Gregory Bateson’s anthropology of communication provides a perspective of the experience from a systemic and formal approach. This approach is underlined mainly by the theory of deutero-learning and the importance of this theory is based on what Bateson tended to call ‘double-bind’. Deutero-learning points out that any biological system is capable of adaptive changes which come in many forms that depend on the dimension and complexity of the system from which they are observed: these changes can be seen as feedback circuits which action is opened by regular processes of trial and error, so the comparison of these processes enables the adaptive change to be experimented hierarchically as a ‘lived’ experience. In this sense, biological systems cannot only solve particular problems, but also they can form habits that are applied to the solution of the various kinds of problems that arise in their immediate social life. This means that biological systems can act on their own logical assumptions or premises in order to solve the various kinds of problems they face. However, the number of assumptions or premises with which a biological system can count, ie, so to provide solutions to a particular kinds of problems, it is always less than the number of formal elements and premises that constitute such problems. In other words, biological systems always depart from a smaller number of premises regard to those that conform the kind of problems which they face. For this reason, biological systems commonly use these premises to experience the adaptive changes they need to live, mostly to act according to the dimension and complexity of the system in which they are embedded. Following this approach, deutero-learning implies that biological systems, while they are living organisms, have the habit to learn from what they have already learnt, ie, they learn to learn. From this perspective, double-bind is a concept that is presented as a way to think ‘analogous themes’, ie, it serves to think the content of the premises that mean the habitual experience that a biological system may experiment within the system in which it is inserted. Thus, double-bind is a conception that permits to think analogically the experience that a particular biological system lives in the environment where it interacts. Conceptually, double-bind refers to the mental relation that a biological system has with respect to the dimension and complexity of the system in which it exists. But what is this mental relation that characterizes the human biological systems?
It is worth first to consider that the characteristics of the environmental system in which the human biological systems are inserted, are indeed mental characteristics: they are not immanent only to one of their parts, but also to the environmental system as a whole. As an example, we can say that a binary system of operations and commands is mental, as long as we consider the system in which it is inserted and takes on its meaning. A computer thinks and is mental, as it is inserted in a human biological system ―ie, managed by an individual―, and as such human biological system is inserted in a environmental system as well ―ie, while it inhabits a specific physical space―. Every system describes then a ‘mentality’ depending on where it is considered the systemic totality in which that system founds itself inserted. Bateson’s approach stems from the fact that in the mind there exists no things nor objects, nor even events: there are only transformations, percepts and images, as well as the rules for constructing these transformations percepts and images. In this sense, double-bind is a concept useful to think the relations given between these related subjects, ie, it permits to discern the differences given between the content of the premises ―ie, the content of what is in the mind, namely: transformations, percepts and images― and the basic premises ―ie, the premises or rules that allow to mentally construct these contents, mostly in regard of the adaptative demands that the human biological system experiences in its environment―. According to Bateson, the premises of experiential content that a human biological system experiments, ie, the rules of the habit that gives meaning to the transformations, to the percepts and images, are not likely to arise as simple conscious thoughts: that what explains the substance of things in the world, cannot invoke any difference nor any idea, but only the forces and the impacts that make them livable as experience. What explains the world is indifferent to that which gives an experiential form to the things that exist in it and make possible its communication. In the inverse sense, the human biological systems are only capable to invoke differences and ideas that remit to the forces or to the impacts of the substance that explains the things in the world.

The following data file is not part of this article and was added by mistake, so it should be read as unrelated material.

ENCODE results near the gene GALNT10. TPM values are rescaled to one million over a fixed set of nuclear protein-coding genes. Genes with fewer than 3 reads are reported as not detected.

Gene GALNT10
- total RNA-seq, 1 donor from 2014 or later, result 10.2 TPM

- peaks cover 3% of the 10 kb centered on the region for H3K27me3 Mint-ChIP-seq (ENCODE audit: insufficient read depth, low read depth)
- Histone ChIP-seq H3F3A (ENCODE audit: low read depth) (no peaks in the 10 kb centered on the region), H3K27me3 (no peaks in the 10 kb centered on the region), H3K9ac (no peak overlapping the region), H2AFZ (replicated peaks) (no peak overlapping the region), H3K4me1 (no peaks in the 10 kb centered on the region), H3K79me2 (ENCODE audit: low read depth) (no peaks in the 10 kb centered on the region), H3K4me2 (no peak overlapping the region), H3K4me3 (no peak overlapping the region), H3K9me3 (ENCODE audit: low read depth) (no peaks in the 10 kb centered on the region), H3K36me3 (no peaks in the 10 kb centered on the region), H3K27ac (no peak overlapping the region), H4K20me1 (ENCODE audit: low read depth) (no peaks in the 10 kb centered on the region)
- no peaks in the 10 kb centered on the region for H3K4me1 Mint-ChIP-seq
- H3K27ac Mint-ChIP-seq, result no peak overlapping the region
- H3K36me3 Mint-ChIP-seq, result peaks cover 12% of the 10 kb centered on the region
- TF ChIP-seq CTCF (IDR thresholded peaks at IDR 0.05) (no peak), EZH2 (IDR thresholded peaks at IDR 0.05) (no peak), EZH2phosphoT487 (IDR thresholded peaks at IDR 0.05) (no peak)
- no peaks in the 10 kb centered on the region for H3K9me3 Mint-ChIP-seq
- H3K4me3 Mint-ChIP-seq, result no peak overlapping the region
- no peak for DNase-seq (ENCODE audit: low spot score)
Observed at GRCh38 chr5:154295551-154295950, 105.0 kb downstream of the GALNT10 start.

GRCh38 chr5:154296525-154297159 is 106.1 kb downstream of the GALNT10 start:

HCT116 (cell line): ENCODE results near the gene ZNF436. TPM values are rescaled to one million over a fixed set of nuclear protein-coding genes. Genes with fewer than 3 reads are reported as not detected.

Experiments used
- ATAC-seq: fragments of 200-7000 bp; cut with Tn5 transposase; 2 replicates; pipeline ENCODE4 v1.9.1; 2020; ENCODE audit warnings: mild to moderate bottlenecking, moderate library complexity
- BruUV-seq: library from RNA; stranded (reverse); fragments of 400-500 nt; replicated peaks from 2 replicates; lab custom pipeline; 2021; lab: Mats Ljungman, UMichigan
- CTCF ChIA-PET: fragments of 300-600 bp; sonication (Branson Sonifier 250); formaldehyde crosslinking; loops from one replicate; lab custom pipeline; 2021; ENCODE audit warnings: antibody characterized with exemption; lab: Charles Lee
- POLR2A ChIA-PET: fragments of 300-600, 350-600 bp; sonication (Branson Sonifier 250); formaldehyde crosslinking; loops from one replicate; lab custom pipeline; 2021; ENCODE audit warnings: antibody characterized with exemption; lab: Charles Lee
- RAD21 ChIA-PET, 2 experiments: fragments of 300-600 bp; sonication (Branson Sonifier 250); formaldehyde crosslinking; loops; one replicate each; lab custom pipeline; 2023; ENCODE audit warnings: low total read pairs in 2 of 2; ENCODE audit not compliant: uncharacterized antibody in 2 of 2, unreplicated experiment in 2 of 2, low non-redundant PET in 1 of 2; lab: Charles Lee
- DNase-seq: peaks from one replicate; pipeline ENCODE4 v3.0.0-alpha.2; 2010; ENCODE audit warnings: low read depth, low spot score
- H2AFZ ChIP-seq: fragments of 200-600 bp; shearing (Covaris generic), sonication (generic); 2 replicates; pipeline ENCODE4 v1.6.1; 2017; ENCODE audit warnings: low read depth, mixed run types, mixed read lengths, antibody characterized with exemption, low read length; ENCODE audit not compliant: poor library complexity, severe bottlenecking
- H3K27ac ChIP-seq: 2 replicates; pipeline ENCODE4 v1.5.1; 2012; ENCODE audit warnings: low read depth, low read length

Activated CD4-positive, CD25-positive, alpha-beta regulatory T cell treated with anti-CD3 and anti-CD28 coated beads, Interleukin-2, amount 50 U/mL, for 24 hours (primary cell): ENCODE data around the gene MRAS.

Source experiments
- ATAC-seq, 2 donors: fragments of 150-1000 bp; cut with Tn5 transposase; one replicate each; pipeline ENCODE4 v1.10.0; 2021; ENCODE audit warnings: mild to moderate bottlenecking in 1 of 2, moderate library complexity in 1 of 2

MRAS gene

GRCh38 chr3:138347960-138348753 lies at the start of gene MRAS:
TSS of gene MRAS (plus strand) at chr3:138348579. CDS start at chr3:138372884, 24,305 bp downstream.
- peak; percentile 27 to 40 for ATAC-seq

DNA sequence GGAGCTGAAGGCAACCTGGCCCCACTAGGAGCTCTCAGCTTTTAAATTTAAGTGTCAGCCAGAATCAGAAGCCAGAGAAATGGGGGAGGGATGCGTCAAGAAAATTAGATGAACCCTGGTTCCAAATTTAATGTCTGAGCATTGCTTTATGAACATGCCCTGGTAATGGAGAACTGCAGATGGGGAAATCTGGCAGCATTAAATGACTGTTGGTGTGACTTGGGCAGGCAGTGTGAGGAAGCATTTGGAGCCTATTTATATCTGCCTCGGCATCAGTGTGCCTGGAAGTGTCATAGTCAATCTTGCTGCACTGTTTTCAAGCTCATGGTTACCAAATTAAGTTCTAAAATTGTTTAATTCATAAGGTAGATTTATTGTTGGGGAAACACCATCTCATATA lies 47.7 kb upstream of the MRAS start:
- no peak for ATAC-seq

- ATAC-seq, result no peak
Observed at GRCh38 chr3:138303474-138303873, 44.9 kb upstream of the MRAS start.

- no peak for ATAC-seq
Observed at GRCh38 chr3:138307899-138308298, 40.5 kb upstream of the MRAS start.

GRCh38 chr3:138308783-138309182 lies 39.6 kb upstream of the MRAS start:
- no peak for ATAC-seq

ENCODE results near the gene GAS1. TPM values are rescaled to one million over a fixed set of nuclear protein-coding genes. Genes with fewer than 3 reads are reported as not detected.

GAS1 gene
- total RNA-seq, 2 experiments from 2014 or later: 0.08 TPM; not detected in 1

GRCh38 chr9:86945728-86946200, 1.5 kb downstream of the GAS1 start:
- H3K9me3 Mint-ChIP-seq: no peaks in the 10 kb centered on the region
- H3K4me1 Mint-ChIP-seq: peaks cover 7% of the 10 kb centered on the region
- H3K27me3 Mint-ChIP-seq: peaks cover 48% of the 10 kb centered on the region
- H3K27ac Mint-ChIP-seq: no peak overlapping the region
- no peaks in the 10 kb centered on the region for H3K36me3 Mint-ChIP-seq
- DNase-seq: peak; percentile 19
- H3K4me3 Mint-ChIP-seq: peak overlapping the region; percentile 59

For Bateson, it is necessary to refer to the perception and division of the kind of problems faced by human biological systems, mostly as they are embedded in an environmental system which dimension and complexity surpasses them. On the one hand, there are problems of how things are, what is a person, and what kind of world is this ―the ontological problems―. On the other hand, there are problems of how we get to know the kinds of things in the world we inhabit ―the epistemological problems―. However, as he points out, there is not a concept that integrates the knowledge of both ontological and epistemological problems, ie, there is not any conceptualization which would formally contain and encompass both kind of problems in combination. According to Bateson, concepts such as ‘cognitive structure’ or ‘character structure’, fail to suggest that the importance lies in seeing the body as a set of habitual assumptions and implicit premises in the relation given between ‘man’ and ‘environment’: Bateson considers that human biological systems are linked by a network of epistemo-onto-logical premises that are partially self-validating for such systems. But how human biological systems relate to this network of premises, and how the adaptative changes that these systems experiment occur? The premises ―with which the human biological system counts― prove that the adaptive changes that such system normally experiences, can arise from the aperture of a circuit capable to feed back comparatively the vividness of its contents ―ie, from the substantial perception of the things in the world―. This means that human biological systems are capable of passing the formal content of their premises through a circuit of differences ―a circuit of differentiation― that would relate them to the set of experiences that the system has experimented through its life. For Bateson, the differences that pass through such a circuit, are differences that make differences, ie, differences that constitute an idea. In this sense, the idea is for him a difference that makes a difference, a ‘bit’ or a ‘unit’ of information. The fact that human biological systems are capable to make the formal content of their embodied premises pass through a differential circuit ―ie, through a circuit that makes intelligible the experience of their own existence― means that such systems are likely to experiment what Bateson calls ‘cybernetics of self’. The cybernetics of self suggests that ideas are immanent to a network of causal pathways by which is transmitted information concerning to the transformation of the difference. Thus, for Bateson the ideas of the system are configured from a ‘binary structure’ that is not limited by consciousness, which is to say that they are configured as an extended mesh which immanence detours the causal pathways of all unconscious mentation. Therefore, the body of a human biological system is an open circuit to other systems, however, the immanence of the extended mesh of systems is never limited by the body, but it broadens to all the causal pathways by which information can be transmitted.